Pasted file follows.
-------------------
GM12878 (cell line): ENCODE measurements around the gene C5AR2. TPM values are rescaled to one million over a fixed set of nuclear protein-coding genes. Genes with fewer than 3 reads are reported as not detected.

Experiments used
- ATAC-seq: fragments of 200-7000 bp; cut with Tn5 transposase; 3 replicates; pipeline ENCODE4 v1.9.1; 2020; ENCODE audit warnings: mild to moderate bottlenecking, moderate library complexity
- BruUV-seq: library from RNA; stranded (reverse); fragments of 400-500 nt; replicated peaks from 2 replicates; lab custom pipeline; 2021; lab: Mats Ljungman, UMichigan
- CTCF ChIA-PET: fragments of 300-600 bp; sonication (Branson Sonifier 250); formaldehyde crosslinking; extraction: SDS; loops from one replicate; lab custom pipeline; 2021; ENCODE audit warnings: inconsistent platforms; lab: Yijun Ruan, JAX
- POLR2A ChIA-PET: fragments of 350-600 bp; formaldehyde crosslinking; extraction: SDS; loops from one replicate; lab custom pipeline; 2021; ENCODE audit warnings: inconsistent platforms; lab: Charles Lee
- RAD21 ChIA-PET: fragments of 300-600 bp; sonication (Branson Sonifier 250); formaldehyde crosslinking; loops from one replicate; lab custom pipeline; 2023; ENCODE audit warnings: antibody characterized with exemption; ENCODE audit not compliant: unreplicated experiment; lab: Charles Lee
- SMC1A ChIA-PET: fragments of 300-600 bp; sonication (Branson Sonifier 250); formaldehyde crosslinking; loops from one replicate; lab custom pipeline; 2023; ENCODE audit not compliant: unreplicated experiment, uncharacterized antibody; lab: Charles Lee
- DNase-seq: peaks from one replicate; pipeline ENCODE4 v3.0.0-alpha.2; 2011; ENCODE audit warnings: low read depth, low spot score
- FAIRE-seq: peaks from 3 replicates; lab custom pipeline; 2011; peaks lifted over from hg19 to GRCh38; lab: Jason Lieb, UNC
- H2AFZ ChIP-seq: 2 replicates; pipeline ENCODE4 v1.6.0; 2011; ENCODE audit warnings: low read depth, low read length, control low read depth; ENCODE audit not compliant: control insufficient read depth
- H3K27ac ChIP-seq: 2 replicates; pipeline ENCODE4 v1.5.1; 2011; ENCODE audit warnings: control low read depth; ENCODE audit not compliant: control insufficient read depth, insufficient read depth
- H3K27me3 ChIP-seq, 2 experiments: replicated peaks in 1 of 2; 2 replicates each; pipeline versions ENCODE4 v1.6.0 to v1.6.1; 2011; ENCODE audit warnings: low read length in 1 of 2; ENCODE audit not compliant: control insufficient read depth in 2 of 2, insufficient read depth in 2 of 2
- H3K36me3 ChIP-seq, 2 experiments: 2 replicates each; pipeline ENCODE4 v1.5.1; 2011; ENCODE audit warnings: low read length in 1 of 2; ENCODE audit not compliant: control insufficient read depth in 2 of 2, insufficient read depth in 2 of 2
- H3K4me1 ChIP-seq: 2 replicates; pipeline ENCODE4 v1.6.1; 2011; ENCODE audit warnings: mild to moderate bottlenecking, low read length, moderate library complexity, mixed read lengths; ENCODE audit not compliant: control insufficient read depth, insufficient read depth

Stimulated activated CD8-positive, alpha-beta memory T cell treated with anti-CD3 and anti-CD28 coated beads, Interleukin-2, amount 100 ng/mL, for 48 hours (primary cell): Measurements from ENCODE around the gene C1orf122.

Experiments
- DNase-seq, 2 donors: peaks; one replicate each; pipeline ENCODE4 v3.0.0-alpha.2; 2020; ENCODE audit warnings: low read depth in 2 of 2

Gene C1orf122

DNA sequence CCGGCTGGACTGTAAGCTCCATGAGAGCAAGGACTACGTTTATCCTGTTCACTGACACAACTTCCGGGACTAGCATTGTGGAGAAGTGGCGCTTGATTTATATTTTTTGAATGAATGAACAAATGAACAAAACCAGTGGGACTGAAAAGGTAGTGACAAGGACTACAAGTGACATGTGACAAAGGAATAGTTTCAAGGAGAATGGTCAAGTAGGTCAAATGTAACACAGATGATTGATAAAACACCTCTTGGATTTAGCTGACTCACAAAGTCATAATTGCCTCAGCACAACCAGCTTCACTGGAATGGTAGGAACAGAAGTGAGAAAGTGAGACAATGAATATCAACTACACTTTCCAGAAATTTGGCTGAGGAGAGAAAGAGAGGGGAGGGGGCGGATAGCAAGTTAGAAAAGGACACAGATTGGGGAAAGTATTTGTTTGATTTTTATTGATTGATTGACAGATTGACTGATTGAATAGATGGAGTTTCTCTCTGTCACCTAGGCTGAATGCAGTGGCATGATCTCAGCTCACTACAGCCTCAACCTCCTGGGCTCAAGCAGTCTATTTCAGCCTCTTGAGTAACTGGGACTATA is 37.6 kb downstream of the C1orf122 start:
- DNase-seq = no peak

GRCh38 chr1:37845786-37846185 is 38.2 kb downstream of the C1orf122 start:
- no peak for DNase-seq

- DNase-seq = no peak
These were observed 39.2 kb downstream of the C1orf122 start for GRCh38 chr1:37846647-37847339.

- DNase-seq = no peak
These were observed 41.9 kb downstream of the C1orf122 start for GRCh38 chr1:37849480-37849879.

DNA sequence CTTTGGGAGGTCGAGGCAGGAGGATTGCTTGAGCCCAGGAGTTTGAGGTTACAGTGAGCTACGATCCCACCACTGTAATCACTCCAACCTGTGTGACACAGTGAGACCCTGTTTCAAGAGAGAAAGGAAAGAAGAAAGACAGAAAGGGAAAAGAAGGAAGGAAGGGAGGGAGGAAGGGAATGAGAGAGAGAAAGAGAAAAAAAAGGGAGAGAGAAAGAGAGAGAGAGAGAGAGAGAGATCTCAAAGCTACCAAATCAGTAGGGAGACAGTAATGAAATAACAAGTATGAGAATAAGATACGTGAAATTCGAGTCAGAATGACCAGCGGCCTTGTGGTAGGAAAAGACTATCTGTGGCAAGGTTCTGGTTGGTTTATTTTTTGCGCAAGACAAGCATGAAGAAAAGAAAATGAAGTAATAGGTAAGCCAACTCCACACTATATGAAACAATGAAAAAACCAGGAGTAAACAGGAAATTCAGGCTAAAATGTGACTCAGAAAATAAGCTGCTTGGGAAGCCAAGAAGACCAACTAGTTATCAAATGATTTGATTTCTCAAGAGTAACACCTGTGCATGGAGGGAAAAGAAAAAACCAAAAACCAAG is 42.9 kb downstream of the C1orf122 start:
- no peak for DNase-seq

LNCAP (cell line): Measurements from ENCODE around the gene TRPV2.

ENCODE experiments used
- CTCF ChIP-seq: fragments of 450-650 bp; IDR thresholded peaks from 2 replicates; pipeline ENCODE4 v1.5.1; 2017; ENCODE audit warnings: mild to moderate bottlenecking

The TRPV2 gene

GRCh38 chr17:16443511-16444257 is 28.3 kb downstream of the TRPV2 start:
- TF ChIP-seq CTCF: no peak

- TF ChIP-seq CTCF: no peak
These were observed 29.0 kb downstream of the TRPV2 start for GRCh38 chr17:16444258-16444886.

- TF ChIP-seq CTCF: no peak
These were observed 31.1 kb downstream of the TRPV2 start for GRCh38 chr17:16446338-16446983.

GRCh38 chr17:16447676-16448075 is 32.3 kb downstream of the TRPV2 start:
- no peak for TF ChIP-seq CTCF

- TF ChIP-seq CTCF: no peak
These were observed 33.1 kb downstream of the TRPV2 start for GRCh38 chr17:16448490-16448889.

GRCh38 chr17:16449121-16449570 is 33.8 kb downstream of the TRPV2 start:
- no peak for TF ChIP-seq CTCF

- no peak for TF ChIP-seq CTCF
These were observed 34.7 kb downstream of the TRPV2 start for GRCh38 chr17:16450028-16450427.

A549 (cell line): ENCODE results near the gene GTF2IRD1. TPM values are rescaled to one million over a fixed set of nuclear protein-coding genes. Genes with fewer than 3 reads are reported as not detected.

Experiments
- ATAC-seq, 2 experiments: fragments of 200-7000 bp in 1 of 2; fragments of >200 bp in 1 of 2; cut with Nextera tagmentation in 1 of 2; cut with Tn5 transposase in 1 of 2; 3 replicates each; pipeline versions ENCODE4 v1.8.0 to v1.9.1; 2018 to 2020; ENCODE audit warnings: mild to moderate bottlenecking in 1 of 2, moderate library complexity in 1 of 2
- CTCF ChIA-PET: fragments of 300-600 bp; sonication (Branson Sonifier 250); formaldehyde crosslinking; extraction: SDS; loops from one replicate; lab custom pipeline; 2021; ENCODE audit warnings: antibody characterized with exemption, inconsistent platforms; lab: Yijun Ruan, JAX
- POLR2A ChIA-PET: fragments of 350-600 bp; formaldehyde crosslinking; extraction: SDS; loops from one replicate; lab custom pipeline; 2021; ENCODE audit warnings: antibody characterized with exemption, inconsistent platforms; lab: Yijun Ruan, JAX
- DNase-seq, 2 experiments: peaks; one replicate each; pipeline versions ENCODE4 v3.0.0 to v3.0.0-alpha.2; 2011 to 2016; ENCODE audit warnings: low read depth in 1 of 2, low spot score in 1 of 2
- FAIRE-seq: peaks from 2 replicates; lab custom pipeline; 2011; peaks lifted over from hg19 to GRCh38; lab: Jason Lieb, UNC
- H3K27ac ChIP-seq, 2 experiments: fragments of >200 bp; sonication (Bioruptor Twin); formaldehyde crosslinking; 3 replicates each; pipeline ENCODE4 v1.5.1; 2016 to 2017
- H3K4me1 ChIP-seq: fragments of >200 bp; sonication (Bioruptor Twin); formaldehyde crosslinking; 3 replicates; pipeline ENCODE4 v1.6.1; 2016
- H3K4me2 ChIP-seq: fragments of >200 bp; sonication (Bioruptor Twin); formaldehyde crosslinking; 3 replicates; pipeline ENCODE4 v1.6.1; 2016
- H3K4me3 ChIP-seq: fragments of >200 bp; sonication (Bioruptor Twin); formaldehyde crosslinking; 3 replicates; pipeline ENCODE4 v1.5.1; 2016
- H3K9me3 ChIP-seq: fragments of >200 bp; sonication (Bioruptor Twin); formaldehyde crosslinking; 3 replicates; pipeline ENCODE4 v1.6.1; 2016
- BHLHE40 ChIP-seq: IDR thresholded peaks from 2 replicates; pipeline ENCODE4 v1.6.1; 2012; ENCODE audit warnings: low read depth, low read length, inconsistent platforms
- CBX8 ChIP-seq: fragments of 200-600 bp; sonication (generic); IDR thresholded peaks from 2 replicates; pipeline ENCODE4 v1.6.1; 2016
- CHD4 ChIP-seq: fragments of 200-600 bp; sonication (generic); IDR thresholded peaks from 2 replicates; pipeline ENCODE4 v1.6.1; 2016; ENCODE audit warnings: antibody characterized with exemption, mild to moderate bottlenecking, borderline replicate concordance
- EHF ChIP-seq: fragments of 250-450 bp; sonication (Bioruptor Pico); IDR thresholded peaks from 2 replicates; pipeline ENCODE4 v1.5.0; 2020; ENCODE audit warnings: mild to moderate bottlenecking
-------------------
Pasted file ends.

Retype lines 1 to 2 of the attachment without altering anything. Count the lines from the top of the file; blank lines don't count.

GM12878 (cell line): ENCODE measurements around the gene C5AR2. TPM values are rescaled to one million over a fixed set of nuclear protein-coding genes. Genes with fewer than 3 reads are reported as not detected.

Experiments used